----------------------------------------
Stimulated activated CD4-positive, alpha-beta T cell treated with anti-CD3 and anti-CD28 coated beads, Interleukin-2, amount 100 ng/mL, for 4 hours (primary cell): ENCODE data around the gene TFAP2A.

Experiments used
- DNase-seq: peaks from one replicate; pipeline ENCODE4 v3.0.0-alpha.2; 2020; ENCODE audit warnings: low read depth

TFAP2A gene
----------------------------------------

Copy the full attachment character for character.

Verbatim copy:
Stimulated activated CD4-positive, alpha-beta T cell treated with anti-CD3 and anti-CD28 coated beads, Interleukin-2, amount 100 ng/mL, for 4 hours (primary cell): ENCODE data around the gene TFAP2A.

Experiments used
- DNase-seq: peaks from one replicate; pipeline ENCODE4 v3.0.0-alpha.2; 2020; ENCODE audit warnings: low read depth

TFAP2A gene